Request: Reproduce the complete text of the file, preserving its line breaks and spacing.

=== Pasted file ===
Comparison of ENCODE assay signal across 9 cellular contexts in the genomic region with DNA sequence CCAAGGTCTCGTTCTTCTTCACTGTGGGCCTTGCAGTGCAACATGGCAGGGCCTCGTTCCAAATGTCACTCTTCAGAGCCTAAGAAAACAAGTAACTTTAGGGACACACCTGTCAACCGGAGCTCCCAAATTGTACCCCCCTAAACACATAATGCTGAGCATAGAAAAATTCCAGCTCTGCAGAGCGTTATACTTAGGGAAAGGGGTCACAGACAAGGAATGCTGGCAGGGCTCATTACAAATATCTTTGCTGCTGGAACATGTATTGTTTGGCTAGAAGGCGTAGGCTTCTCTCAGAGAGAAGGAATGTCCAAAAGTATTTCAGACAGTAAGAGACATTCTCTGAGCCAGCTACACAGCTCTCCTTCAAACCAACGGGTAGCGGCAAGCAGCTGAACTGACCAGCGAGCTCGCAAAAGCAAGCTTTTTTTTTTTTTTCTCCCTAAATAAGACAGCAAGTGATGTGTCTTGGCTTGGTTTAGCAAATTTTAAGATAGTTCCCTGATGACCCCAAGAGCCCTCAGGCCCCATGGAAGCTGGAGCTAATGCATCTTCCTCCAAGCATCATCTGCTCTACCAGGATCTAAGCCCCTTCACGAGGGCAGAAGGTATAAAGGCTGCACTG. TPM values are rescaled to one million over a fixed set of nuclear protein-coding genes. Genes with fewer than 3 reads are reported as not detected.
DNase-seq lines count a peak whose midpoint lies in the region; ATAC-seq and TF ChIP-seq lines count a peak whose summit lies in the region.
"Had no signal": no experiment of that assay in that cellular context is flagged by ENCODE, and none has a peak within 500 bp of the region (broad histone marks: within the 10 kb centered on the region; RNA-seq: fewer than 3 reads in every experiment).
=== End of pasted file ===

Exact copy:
Comparison of ENCODE assay signal across 9 cellular contexts in the genomic region with DNA sequence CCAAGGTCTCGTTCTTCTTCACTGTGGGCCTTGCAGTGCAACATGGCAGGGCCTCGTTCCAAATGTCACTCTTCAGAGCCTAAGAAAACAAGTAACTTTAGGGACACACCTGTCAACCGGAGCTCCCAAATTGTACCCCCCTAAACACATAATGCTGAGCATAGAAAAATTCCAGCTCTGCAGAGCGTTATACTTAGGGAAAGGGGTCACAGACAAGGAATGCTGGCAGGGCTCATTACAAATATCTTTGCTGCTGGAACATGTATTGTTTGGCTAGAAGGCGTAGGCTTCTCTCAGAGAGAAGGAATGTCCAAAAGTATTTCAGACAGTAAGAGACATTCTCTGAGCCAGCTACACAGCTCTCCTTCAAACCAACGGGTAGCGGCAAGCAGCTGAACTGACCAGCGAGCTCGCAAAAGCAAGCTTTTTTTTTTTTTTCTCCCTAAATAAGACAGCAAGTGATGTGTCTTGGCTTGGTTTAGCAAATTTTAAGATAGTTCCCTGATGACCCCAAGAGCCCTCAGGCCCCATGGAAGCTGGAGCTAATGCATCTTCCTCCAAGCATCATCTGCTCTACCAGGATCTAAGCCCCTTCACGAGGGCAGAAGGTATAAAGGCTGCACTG. TPM values are rescaled to one million over a fixed set of nuclear protein-coding genes. Genes with fewer than 3 reads are reported as not detected.
DNase-seq lines count a peak whose midpoint lies in the region; ATAC-seq and TF ChIP-seq lines count a peak whose summit lies in the region.
"Had no signal": no experiment of that assay in that cellular context is flagged by ENCODE, and none has a peak within 500 bp of the region (broad histone marks: within the 10 kb centered on the region; RNA-seq: fewer than 3 reads in every experiment).